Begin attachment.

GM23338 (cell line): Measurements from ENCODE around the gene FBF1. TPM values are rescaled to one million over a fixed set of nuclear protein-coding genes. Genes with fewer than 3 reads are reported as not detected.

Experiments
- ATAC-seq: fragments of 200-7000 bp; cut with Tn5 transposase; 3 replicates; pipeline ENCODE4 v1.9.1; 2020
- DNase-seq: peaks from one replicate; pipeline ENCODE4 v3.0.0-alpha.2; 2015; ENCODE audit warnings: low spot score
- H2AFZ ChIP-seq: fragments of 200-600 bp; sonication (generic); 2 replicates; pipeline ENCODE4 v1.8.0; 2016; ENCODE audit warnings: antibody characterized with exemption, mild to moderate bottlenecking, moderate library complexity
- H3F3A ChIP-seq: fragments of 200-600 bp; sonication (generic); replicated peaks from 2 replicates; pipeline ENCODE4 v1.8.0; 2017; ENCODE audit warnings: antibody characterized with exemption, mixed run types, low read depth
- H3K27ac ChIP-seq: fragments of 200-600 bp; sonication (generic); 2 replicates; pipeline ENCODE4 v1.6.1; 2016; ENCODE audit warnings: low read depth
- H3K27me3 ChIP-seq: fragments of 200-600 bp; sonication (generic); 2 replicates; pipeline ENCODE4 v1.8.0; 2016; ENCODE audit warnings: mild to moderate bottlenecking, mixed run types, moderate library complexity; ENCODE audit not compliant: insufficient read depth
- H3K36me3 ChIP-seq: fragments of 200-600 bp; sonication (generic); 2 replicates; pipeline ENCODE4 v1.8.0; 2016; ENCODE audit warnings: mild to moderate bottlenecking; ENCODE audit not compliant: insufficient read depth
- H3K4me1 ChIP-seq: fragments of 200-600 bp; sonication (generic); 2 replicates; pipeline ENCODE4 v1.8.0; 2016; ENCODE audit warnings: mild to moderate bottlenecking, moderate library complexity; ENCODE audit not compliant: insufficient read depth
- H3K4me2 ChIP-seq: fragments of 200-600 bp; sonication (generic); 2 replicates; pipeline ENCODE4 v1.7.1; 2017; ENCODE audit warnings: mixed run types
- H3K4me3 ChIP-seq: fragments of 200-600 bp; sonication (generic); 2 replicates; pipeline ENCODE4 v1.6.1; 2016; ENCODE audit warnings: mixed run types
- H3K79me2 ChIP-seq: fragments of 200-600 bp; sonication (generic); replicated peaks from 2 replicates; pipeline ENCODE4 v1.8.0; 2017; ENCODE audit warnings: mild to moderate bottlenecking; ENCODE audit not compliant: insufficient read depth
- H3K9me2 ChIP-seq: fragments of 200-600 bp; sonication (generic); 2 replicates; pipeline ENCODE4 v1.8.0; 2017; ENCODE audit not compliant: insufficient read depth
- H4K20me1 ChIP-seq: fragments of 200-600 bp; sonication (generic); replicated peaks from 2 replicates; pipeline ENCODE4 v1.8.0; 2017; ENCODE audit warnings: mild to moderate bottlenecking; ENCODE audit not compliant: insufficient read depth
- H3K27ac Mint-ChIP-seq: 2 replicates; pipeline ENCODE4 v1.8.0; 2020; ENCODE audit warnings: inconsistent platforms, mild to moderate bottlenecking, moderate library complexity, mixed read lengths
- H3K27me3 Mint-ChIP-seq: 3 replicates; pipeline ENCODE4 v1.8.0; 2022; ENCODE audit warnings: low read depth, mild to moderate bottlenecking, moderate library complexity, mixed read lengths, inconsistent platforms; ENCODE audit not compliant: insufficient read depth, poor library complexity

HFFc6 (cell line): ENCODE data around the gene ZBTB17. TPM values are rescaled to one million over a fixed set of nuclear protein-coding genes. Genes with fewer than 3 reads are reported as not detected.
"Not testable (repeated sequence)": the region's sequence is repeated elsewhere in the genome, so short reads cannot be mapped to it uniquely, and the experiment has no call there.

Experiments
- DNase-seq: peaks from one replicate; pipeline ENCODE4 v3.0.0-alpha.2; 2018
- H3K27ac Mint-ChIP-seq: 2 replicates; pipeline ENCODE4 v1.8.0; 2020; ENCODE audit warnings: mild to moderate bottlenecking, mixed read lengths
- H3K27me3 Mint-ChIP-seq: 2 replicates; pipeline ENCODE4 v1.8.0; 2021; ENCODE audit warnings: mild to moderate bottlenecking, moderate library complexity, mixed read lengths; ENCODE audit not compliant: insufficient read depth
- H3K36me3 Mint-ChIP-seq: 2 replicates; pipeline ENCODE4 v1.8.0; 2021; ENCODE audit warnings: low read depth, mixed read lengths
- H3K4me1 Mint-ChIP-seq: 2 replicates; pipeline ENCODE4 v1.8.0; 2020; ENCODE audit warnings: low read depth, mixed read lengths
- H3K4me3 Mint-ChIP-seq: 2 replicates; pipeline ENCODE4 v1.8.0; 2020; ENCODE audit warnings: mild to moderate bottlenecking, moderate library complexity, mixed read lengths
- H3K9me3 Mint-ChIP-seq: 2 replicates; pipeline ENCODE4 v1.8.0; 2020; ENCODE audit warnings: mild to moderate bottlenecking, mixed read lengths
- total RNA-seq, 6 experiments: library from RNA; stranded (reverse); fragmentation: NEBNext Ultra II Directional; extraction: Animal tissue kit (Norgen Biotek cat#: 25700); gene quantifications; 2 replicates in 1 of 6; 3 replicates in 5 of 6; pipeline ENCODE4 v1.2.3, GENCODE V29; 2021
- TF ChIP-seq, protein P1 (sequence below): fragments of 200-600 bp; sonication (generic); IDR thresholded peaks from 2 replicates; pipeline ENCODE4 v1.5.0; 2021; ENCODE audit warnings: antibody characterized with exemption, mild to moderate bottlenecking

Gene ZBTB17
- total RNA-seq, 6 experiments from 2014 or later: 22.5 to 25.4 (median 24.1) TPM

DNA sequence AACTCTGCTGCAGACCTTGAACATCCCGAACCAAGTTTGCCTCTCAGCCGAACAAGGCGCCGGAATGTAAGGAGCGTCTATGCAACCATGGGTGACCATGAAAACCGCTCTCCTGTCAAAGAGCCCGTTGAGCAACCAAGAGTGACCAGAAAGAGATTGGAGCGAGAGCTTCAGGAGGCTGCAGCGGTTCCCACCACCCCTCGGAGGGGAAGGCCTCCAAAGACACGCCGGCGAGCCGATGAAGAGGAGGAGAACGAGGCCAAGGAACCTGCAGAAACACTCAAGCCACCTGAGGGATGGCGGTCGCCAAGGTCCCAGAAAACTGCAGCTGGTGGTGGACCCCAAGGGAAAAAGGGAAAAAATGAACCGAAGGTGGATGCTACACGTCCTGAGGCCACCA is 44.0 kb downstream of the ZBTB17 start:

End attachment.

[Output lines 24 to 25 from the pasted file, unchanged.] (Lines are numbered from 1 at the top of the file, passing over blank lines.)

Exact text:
- H3K36me3 Mint-ChIP-seq: 2 replicates; pipeline ENCODE4 v1.8.0; 2021; ENCODE audit warnings: low read depth, mixed read lengths
- H3K4me1 Mint-ChIP-seq: 2 replicates; pipeline ENCODE4 v1.8.0; 2020; ENCODE audit warnings: low read depth, mixed read lengths